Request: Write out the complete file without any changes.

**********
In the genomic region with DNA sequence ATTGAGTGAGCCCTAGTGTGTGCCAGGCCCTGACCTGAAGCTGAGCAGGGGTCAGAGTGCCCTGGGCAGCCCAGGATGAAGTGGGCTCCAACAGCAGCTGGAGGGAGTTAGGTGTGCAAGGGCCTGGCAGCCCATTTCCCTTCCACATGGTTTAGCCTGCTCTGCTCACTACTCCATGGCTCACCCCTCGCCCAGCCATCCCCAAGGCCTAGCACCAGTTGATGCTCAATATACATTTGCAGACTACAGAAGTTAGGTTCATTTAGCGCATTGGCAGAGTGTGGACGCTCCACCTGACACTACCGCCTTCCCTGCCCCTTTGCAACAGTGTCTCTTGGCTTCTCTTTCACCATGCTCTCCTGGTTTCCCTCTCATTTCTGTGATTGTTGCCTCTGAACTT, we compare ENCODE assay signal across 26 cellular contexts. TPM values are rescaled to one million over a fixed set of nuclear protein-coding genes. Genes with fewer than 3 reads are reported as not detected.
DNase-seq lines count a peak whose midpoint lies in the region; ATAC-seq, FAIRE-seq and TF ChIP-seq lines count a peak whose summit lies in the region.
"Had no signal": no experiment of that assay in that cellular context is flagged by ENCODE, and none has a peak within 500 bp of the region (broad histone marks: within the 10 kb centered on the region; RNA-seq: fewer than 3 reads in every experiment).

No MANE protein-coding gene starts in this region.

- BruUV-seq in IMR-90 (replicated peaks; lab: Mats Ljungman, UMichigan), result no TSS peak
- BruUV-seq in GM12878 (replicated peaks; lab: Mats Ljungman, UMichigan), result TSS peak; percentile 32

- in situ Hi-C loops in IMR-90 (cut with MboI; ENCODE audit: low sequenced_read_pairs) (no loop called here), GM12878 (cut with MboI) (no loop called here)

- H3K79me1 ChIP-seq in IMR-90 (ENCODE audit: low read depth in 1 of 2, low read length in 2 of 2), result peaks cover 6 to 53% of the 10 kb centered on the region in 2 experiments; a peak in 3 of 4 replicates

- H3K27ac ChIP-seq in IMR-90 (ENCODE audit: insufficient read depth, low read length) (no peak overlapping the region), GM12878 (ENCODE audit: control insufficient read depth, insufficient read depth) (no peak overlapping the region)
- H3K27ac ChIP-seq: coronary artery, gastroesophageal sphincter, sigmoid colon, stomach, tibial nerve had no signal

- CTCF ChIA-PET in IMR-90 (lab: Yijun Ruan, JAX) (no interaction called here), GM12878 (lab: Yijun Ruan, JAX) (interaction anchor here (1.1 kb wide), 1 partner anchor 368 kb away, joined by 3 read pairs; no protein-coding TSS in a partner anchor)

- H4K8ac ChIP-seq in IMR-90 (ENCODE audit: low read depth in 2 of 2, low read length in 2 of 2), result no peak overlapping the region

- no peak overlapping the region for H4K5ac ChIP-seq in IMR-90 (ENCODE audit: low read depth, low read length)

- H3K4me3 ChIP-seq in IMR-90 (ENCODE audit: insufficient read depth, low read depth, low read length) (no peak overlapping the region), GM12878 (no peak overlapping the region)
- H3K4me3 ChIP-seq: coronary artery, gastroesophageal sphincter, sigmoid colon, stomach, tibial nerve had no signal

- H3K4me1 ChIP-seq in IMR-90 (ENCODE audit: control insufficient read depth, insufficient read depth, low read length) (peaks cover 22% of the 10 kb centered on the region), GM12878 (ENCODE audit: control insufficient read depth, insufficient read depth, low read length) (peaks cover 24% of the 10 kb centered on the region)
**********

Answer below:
In the genomic region with DNA sequence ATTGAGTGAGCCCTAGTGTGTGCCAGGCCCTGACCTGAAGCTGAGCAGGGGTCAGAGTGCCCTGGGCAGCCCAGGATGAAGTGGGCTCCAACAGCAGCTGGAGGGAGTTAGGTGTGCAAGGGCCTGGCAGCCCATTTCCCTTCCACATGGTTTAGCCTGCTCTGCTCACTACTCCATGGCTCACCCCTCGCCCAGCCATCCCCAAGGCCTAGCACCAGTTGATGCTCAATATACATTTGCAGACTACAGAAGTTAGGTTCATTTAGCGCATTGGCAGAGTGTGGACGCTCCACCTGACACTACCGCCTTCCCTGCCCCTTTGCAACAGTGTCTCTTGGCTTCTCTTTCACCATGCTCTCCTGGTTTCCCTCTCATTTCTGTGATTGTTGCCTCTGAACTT, we compare ENCODE assay signal across 26 cellular contexts. TPM values are rescaled to one million over a fixed set of nuclear protein-coding genes. Genes with fewer than 3 reads are reported as not detected.
DNase-seq lines count a peak whose midpoint lies in the region; ATAC-seq, FAIRE-seq and TF ChIP-seq lines count a peak whose summit lies in the region.
"Had no signal": no experiment of that assay in that cellular context is flagged by ENCODE, and none has a peak within 500 bp of the region (broad histone marks: within the 10 kb centered on the region; RNA-seq: fewer than 3 reads in every experiment).

No MANE protein-coding gene starts in this region.

- BruUV-seq in IMR-90 (replicated peaks; lab: Mats Ljungman, UMichigan), result no TSS peak
- BruUV-seq in GM12878 (replicated peaks; lab: Mats Ljungman, UMichigan), result TSS peak; percentile 32

- in situ Hi-C loops in IMR-90 (cut with MboI; ENCODE audit: low sequenced_read_pairs) (no loop called here), GM12878 (cut with MboI) (no loop called here)

- H3K79me1 ChIP-seq in IMR-90 (ENCODE audit: low read depth in 1 of 2, low read length in 2 of 2), result peaks cover 6 to 53% of the 10 kb centered on the region in 2 experiments; a peak in 3 of 4 replicates

- H3K27ac ChIP-seq in IMR-90 (ENCODE audit: insufficient read depth, low read length) (no peak overlapping the region), GM12878 (ENCODE audit: control insufficient read depth, insufficient read depth) (no peak overlapping the region)
- H3K27ac ChIP-seq: coronary artery, gastroesophageal sphincter, sigmoid colon, stomach, tibial nerve had no signal

- CTCF ChIA-PET in IMR-90 (lab: Yijun Ruan, JAX) (no interaction called here), GM12878 (lab: Yijun Ruan, JAX) (interaction anchor here (1.1 kb wide), 1 partner anchor 368 kb away, joined by 3 read pairs; no protein-coding TSS in a partner anchor)

- H4K8ac ChIP-seq in IMR-90 (ENCODE audit: low read depth in 2 of 2, low read length in 2 of 2), result no peak overlapping the region

- no peak overlapping the region for H4K5ac ChIP-seq in IMR-90 (ENCODE audit: low read depth, low read length)

- H3K4me3 ChIP-seq in IMR-90 (ENCODE audit: insufficient read depth, low read depth, low read length) (no peak overlapping the region), GM12878 (no peak overlapping the region)
- H3K4me3 ChIP-seq: coronary artery, gastroesophageal sphincter, sigmoid colon, stomach, tibial nerve had no signal

- H3K4me1 ChIP-seq in IMR-90 (ENCODE audit: control insufficient read depth, insufficient read depth, low read length) (peaks cover 22% of the 10 kb centered on the region), GM12878 (ENCODE audit: control insufficient read depth, insufficient read depth, low read length) (peaks cover 24% of the 10 kb centered on the region)